The cast of A Christmas Carol.
Keeping Things Fun
“We have fun every year because of the familiarity most of us have with each other,” says Director John-David Keller.
“We have fun, but it’s up to me to make sure that we never make fun. This show represents my legacy to SCR, and my biggest responsibilities as director are to preserve its long and proud tradition and to make the show fun both for those who’ve never seen it, and for those who keep coming back.”
John David Keller and Amelia White.
Probably the hardest part of any actor’s job is to create the illusion of performing for the first time.
More than half of A Christmas Carol audience members are returning and they’re eager to see their old friends again on the stage, from Hal Landon Jr. as Scrooge, on down the roster of familiar SCR performers.
But Keller believes the production gets an “extra spike” from all the new faces in the cast. “There are 16 children in the show and none of them have ever done it before. Sometimes we have repeats, but because we have such a huge pool of Conservatory students to draw from, we try to spread the wealth around every year. Christmas for these lucky youngsters is one they’ll never forget. I watch their faces during rehearsal and I can see them grow with every passing day. It’s an intense learning process and they have more fun than anybody . . . well, maybe not more fun than me. That would be very difficult!”
A Christmas Carol probably is to theatre what The Nutcracker is to ballet.
“This show is such an important part of who we are as a theatre company,” Keller says. “The fact is that audiences still look forward to it every year and we still have the same devotion to it now as we did back in 1980, so it really doesn’t matter how many productions we’ve got under our belts.”
Nearly 40 years ago, Jerry Patch’s summer had a routine: wake up early—around 4:30 a.m.—and work with Charles Dickens. Patch, South Coast Repertory’s then-resident dramaturg, was adapting Dickens’ A Christmas Carol for the stage at SCR. In the midst of a Huntington Beach summer, Patch had to envision a December in Victorian England.
“It wasn’t that hard,” Patch recalls. “Dickens overpowered life at the beach almost every morning.”
Patch’s adaptation of A Christmas Carol, debuted on SCR’s stage in December 1980 and the universal qualities that Patch brought to the play have kept the production timeless. He concentrated on how the major themes of the story could most effectively be communicated on the stage.
“I wanted families to be able to come to the theatre together and share an experience. Everyone from grandparents to grandchildren could all be touched by the significant message of this classic story," he says. "Every year I waited in the lobby after performances and listened to families talking about what they’ve gotten out of the play.”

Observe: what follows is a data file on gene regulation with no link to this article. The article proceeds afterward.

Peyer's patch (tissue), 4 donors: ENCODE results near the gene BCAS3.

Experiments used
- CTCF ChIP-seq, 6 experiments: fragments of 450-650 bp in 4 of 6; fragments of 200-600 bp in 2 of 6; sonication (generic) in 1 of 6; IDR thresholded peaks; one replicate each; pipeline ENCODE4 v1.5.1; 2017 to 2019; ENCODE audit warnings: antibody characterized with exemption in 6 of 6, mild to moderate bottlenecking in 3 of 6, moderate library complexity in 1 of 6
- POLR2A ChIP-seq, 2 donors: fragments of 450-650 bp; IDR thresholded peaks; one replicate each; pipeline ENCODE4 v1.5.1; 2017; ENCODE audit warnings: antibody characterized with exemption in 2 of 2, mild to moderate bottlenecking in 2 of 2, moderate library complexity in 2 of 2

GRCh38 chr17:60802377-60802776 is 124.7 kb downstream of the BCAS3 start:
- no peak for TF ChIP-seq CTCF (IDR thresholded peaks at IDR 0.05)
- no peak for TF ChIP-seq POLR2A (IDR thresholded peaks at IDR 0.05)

The story’s focus on humanity and regeneration continues to move audiences of all ages as they experience Scrooge’s transformation along with the character.
“This play is a celebration of family, peace and unity,” Patch explains. “It’s not just a British play, nor is it limited in scope to the 19th century. Scrooge’s didactic understanding of generosity, charity, and mercy are ideals to be embraced by all people in all times. His story embodies the very tenets of American culture—you can change yourself, you can succeed beyond your means and. after undergoing metaphorical death, you can come back and live a better life. In other words, it’s never too late. This isn’t a complicated message, but it’s an important one nonetheless, and it’s the means by which we hope to touch our audiences.”
John-David Keller has directed SCR’s A Christmas Carol each of its 37 years. He says he tries to read the novella every year—it keeps him honest. It also helps him prepare to greet new actors to the cast, including 16 child actors.
“I ask the children in the cast to read A Christmas Carol—that’s always their first assignment. Jerry’s script is very faithful to the original, but there are some elements he chose to eliminate because they’re peripheral to our primary focus, which is Scrooge’s through-line. Things such as the engagement and the fates of his fiancée and his sister are still there, but only to stimulate Scrooge and not to tell the other characters’ stories,” Keller says.
“Another change concerns the reconciliation between Cratchit and Scrooge, which in the book occurs at Scrooge’s office, but we didn’t want to have to go back to that set, so our Scrooge goes to the Cratchit home instead,” says Keller. “This is a Jerry Patch device that works wonderfully because you get to see the whole family reacting positively to this man who, in an earlier scene, was being called names and started a family fight.
Another departure from Dickens is the exchange of gifts in that scene, which is not in the Dickens 1843 novella.
“Every theatre adapts A Christmas Carol for its own company, and certainly our script was written to suit the personalities and acting styles of our cast,” Keller says. “But I believe that if you compare the Dickens book and the Patch play at SCR, you’ll see how very loyal Jerry was to his source. After all, it’s hard to improve on Charles Dickens.”
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